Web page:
`Prehistoric Guiana’ launched
March 28, 2004
PREHISTORIC Guiana, a book by the renowned Guyanese painter and archaeologist, Dr. Denis Williams, was launched two Fridays ago at the Umana Yana.
Dr. Ian McDonald, friend of the late founder and first director of Walter Roth Museum of Anthropology, read a message by the Williams family. In his prelude to the actual message, McDonald recalled Denis Williams as being the typical Renaissance man, comparing the self-taught artist and archaeologist to Leonardo Da Vinci.
The message, written by Tony Williams, gave a brief background to Denis Williams’ archaeological work in Guyana, starting from the discovery of pre-historic shards of pottery near the Mazaruni.
The message thanked the persons who made the book possible, including the book’s editor and former colleague of Williams, Dr. Mark Plew, and Minister of Culture, Gail Teixeira who provided the initiative for the publication.
Dr. Plew, Chairman of the Department of Anthropology at Boise State University in the US, said he saw Williams as living proof that art and science do not have to be mutually exclusive in one person. During the year and a half that he spent editing the manuscript, Dr. Plew said that he made some interesting discoveries within Williams’ work, although he was already familiar with much of it.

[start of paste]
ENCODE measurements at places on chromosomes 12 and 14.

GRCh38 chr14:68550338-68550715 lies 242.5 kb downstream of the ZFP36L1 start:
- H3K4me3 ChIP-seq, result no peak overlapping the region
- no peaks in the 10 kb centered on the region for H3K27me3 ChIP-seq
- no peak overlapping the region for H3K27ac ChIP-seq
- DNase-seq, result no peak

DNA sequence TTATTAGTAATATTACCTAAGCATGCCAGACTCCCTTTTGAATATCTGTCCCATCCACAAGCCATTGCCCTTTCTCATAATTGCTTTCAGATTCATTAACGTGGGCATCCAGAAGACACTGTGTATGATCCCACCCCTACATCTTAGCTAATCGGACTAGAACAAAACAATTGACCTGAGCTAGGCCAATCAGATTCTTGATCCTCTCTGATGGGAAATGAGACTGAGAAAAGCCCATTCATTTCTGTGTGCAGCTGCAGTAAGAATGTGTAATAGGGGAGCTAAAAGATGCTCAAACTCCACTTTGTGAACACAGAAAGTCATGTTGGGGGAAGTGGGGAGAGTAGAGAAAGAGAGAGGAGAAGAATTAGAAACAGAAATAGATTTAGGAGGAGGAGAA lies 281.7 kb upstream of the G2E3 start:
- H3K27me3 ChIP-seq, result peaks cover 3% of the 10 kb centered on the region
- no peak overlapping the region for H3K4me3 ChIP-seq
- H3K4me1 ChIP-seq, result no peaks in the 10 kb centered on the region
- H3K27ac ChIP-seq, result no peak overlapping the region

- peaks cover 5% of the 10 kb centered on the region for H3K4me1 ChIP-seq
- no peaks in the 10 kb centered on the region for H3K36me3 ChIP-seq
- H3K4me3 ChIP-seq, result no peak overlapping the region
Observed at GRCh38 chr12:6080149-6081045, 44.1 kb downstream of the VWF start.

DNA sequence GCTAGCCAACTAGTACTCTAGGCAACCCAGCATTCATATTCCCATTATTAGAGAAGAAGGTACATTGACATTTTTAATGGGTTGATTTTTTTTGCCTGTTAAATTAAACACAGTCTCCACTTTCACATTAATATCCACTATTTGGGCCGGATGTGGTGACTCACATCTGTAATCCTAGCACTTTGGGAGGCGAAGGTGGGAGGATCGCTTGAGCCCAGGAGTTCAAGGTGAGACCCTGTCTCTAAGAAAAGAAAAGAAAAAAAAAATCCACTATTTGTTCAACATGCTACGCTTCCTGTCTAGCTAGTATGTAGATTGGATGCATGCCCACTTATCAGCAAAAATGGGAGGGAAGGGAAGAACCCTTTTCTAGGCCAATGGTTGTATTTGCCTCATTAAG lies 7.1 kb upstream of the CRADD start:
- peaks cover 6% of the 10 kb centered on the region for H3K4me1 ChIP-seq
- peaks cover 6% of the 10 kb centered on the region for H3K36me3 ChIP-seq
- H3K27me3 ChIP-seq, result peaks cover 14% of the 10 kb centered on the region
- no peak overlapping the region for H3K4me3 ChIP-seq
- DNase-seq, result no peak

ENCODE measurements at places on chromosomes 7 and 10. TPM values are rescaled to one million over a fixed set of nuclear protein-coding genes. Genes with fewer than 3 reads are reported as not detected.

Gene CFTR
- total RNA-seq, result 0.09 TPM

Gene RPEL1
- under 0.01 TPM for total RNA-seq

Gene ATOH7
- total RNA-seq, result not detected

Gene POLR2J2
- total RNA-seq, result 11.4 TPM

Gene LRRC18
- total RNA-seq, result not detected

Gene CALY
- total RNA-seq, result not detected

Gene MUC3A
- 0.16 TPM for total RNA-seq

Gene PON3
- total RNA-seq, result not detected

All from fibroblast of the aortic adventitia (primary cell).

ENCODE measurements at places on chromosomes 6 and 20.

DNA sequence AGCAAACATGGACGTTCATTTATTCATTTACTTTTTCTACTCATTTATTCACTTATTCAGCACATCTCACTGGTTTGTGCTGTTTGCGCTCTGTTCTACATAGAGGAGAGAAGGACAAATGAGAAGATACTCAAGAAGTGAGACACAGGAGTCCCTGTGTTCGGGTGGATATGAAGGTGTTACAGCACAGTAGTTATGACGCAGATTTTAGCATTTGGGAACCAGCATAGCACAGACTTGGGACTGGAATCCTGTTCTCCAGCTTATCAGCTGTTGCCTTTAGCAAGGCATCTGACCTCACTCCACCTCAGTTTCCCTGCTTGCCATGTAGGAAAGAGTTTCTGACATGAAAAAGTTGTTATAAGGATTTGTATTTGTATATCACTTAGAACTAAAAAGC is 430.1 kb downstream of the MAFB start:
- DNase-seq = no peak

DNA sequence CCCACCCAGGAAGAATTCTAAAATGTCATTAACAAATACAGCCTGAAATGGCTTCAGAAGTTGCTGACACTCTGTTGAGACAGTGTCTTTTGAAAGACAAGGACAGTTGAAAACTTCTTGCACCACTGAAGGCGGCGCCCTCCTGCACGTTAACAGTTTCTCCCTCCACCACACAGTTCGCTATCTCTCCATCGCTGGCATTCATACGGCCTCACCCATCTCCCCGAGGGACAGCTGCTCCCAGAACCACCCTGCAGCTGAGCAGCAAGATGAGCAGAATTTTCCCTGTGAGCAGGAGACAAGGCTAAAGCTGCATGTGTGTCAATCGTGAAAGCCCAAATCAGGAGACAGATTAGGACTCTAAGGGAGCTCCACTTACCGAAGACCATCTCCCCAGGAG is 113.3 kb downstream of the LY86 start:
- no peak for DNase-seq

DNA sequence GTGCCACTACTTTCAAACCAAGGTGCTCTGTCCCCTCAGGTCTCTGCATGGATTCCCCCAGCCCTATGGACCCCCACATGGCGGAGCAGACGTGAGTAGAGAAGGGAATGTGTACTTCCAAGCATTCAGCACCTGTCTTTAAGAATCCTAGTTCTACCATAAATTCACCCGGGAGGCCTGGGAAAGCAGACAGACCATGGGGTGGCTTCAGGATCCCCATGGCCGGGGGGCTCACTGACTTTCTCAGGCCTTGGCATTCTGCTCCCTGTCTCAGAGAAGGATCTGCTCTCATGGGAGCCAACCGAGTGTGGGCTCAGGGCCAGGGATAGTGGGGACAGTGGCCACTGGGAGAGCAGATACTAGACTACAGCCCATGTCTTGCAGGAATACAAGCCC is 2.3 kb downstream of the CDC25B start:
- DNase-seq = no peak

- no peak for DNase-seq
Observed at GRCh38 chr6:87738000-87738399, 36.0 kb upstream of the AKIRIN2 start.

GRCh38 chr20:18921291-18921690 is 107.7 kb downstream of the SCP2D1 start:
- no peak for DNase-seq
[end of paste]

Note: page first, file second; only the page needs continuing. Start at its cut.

Dr. Desrey Caesar-Fox, current head of the Amerindian Affairs Unit at the University of Guyana, welcomed `Prehistoric Guiana’ as the first such publication of its kind. She said that the book would prove indispensable for archaeological research, as a schooling text, and will be as easily accessible to the general reader.
Minister of Culture, Youth and Sport, Ms. Gail Teixeira said that the book provided the sort of indigenous insight that Denis Williams used to say was lacking in the Caribbean. She traced Williams’ interest in archaeology to his work as an artist for an archaeological project in Sudan.
After the launch, persons in attendance were invited to peruse the late archaeologist’s notebooks and to watch a video, Errol Brewster’s documentary on the
Denis Williams, founded the Walter Roth Museum of Anthropology in 1975 and acted as its first director. (Ruel Johnson)